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     Volume 4 Issue 74 | December 9, 2005 |

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News Notes

Bombing away

Thinking of the packet containing food, three street urchins, 7-year-old Bazlul Karim, 4-year-old Jasim and 5-year-old Akbar, discovered a ticking bomb upon opening the packet. The packet was found under a passenger bus at Gabtoli bus terminal in Dhaka last week. According to RAB and experts, the bomb was highly explosive and could have killed all the passengers in the bus if it had gone off.
The bomb had a detonator, a timer and two batteries. They further informed that half a kilogram of trinitrotoluene, two bicycle bearkings and 50-60 small iron balls were used to make the bomb.
The box was taken to Traffic Sergeant Abu Naser Mohammed Zahir, who quickly buried the bomb under sand and informed the police. Almost immediately, explosive experts defused the bomb and stopped traffic in the area for at least an hour.

JCD, Shibir men make Hay with Leaked Questions
The practice of leaking question papers of entrance examinations for the Bangladesh Civil Service Commission, also known as the Public Service Commission (PSC) has become a norm of sorts. This year the cadres of Jatyatabadi Chhatra Dal (JCD), BNP's student wing, and Islami Chhatra Shibir (ICS), Jamaat's student front, have had a field day earning a large sum from sales of these leaked question papers. The incident of the leak of question papers of the 27th BCS preliminary tests held on November 18 was the fourth in a row, beginning from the 24th BCS examinations in 2003 under PSC chairmanship of Prof ZN Tahmida Begum. She had been appointed in 2002, and since her appointment persistent allegation of the leak of question papers of both preliminary and written tests have undermined the credibility of the PSC. According to PSC sources, 14,095 persons were appointed to the cadre and non-cadre services by BNP-Jamaat-led alliance government in the last four years, while a total of 25,585 public servants were employed since the country won independence.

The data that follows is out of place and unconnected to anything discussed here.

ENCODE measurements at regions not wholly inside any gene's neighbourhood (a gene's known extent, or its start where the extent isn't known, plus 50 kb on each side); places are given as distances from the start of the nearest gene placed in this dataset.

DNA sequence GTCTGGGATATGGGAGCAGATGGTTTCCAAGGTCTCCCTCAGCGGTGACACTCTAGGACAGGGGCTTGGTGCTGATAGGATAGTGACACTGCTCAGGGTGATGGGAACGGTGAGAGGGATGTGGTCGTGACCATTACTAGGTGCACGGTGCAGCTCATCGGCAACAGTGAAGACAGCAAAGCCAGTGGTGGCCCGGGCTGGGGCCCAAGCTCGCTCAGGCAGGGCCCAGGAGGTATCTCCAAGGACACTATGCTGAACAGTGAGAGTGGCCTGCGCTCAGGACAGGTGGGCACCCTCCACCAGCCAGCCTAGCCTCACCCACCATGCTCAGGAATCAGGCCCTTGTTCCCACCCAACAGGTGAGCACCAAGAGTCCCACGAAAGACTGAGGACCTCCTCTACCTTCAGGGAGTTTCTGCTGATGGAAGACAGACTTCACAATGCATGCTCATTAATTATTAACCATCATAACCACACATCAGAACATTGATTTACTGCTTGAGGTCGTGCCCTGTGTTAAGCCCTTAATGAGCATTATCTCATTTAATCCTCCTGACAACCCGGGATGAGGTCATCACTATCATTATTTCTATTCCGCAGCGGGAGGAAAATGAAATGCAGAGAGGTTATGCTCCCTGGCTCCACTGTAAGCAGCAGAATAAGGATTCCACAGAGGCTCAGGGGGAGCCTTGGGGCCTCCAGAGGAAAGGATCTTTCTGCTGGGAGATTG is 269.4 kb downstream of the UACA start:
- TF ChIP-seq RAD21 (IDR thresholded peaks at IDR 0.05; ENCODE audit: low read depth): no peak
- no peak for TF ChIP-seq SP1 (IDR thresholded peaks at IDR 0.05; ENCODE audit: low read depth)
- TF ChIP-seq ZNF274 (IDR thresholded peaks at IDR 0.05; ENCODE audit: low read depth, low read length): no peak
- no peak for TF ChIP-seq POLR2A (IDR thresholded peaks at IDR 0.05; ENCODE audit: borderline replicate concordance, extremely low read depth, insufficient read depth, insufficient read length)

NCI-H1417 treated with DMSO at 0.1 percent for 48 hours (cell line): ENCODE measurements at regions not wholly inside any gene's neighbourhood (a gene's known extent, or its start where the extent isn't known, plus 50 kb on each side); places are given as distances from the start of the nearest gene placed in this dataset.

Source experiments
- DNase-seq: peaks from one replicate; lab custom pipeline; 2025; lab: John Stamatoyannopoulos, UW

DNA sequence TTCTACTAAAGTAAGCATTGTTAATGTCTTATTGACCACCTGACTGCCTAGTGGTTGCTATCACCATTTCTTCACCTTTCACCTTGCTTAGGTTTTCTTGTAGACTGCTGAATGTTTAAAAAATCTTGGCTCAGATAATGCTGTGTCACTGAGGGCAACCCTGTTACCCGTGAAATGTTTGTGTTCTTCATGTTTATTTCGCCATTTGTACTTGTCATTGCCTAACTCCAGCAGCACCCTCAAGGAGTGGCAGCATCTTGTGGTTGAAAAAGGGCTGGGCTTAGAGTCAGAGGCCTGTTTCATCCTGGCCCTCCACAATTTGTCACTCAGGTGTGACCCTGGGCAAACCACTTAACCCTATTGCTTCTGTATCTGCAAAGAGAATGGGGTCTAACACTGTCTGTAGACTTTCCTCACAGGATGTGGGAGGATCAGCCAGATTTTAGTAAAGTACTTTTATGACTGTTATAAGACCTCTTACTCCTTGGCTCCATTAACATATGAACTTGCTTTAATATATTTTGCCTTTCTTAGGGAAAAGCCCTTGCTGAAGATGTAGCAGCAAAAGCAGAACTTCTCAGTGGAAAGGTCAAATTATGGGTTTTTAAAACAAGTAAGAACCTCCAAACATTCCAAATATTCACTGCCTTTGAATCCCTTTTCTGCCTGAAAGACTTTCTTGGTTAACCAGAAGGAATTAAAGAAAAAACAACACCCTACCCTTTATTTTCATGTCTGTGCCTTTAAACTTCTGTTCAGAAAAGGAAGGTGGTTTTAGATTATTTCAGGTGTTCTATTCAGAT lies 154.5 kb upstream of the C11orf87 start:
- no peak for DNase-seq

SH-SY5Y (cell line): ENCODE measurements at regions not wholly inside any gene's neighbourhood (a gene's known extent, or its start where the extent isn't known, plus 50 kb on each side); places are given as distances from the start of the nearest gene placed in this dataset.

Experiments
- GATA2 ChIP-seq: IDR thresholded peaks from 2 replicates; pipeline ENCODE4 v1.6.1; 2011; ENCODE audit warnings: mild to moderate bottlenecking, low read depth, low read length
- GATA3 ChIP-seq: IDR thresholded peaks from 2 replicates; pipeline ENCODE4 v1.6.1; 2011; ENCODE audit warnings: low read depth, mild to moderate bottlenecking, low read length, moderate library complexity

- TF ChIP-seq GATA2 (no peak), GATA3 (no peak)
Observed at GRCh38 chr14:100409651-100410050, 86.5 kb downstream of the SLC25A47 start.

The allegation of leaks have emerged anew after the question papers of recently held 27th BCS preliminary tests had been widely distributed across the country ahead of the exams. Educationists blame the alleged practice of the current regime of appointing officials to the PSC based solely on political persuasion for proliferation of corruption surrounding the BCS entrance exam. As the posts of the PSC chairman, members, controllers and senior officials have allegedly been filled out by persons having political clout, the PSC itself has become an fraternity that breeds corruption. Experts emphasised on the urgent need to a stop such appointment to put a stop to the leakage.

Suicidal Maniacs
Following the recent attacks and suicide bombings Finance Minister M Saifur Rahman has ridiculed the notion of 'going to heaven by killing innocent people', an idea which is entirely at odds with the basic principles and tenets of Islam. The hypocrisy contained in such a view is not merely that killing innocent people is wrong but the act of suicide is itself condemned in all forms under Islamic doctrine.